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Capital (pop., 2003 est.: 129,490), Tibet Autonomous Region, China. Located at an elevation of 11,975 ft (3,650 m) in the Tibetan Himalayas near the Lhasa River, it has served as the religious centre of Tibet since at least the 9th century AD. Lhasa became Tibet's capital in 1642 and remained so after the Chinese communists asserted control of the region in 1951; it was designated capital of the Tibet Autonomous Region in 1965. The 7th-century temple of Gtsug-lag-khang is considered the holiest in Tibet. Other landmarks include the temple of Klu-khang; the Potala Palace, the Dalai Lama's former winter residence; and monasteries. Lhasa is sometimes known as the Forbidden City because of its inaccessibility and the traditional hostility of its religious leaders toward outsiders.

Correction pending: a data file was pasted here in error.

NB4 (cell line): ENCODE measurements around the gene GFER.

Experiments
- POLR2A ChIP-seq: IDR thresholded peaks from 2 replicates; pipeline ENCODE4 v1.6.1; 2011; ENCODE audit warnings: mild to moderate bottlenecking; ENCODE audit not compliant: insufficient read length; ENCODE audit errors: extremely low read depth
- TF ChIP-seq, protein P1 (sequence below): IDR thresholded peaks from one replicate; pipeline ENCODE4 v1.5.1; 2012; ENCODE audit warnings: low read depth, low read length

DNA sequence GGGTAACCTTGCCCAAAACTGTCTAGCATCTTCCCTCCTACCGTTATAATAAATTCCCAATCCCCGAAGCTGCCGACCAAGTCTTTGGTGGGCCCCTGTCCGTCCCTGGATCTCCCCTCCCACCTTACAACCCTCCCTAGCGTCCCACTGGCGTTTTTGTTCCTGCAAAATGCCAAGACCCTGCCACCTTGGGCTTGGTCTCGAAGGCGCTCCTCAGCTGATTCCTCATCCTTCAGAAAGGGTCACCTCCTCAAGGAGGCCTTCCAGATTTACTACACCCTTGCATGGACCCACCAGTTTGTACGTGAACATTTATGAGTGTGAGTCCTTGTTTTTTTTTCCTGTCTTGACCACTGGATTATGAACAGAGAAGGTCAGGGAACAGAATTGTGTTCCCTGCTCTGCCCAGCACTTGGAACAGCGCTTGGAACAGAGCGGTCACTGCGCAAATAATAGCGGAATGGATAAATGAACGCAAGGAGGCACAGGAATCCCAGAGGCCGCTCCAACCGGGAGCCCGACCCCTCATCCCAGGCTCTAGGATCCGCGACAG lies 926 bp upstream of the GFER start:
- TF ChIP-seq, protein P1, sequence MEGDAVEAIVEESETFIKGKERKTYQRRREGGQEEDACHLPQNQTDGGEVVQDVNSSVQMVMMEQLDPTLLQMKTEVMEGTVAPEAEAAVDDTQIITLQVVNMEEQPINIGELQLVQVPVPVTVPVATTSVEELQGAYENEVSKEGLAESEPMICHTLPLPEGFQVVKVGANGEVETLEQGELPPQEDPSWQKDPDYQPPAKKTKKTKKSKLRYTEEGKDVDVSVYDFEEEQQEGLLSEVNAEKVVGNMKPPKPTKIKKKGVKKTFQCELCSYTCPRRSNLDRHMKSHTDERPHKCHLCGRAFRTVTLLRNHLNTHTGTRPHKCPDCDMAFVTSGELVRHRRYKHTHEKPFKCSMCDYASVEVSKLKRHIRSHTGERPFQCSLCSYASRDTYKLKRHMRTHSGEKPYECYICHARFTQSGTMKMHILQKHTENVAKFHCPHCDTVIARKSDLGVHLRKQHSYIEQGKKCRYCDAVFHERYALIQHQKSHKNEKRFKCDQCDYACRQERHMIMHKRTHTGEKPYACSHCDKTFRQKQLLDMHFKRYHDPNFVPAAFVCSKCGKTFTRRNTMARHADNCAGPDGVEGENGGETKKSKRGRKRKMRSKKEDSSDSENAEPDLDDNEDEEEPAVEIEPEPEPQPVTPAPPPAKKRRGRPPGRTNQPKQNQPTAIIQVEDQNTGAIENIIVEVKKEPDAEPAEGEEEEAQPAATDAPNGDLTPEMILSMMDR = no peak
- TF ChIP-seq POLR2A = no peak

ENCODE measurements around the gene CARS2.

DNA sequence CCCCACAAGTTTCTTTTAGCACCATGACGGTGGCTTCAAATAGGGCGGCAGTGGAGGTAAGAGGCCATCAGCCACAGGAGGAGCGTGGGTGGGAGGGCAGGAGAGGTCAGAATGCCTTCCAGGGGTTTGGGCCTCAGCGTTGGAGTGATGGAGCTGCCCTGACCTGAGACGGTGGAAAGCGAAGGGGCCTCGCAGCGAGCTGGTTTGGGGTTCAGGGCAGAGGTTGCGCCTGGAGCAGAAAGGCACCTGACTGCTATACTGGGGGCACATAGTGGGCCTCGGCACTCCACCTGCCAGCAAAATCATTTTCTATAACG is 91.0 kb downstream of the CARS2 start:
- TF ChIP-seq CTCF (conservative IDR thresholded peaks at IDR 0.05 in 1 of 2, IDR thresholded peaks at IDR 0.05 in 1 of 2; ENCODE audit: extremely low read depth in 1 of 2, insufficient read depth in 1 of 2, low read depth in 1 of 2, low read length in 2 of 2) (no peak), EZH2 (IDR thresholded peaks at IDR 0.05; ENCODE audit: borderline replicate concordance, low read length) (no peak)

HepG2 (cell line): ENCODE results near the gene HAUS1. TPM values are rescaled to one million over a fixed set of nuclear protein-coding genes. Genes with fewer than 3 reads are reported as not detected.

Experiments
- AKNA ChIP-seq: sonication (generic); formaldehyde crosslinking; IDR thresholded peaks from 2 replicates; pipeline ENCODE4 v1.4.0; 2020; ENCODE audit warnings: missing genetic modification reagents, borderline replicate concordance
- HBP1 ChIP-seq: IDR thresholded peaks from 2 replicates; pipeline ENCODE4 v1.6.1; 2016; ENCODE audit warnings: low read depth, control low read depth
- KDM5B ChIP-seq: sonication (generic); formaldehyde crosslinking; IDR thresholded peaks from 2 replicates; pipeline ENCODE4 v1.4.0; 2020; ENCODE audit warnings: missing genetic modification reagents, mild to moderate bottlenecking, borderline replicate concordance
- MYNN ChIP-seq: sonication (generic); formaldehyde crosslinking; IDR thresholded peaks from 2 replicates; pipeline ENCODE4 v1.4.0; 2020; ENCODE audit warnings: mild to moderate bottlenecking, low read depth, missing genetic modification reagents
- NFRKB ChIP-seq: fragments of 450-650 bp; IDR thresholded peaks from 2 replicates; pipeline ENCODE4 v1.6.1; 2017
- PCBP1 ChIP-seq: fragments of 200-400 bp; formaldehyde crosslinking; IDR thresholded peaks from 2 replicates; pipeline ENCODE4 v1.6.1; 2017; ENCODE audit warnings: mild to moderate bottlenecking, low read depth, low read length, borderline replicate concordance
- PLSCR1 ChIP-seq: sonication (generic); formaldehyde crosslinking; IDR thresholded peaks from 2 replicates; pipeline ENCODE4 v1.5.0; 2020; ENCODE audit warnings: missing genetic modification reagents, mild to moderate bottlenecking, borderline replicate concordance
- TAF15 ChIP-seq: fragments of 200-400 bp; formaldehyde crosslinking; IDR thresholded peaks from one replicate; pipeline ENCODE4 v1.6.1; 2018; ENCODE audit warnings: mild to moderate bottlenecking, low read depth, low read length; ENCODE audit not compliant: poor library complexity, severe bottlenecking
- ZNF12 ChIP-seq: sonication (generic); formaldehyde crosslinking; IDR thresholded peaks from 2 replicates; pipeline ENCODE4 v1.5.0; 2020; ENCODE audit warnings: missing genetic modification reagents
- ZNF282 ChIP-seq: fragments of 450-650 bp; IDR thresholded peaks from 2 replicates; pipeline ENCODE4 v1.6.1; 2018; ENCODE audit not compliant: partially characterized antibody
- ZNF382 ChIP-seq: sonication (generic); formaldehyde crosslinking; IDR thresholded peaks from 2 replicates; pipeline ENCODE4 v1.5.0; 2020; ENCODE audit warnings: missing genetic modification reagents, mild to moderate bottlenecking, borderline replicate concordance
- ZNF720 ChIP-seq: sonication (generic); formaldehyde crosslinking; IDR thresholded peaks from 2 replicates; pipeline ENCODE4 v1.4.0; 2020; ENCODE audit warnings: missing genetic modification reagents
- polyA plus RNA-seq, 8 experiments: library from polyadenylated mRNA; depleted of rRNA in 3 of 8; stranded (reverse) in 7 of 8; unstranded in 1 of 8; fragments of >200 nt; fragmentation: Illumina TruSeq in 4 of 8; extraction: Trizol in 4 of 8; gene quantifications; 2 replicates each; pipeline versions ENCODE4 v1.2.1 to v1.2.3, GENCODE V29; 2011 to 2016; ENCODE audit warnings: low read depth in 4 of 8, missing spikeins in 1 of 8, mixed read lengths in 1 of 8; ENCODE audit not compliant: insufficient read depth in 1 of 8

This entry comes from Encyclopædia Britannica Concise. For the full entry on Lhasa, visit Britannica.com.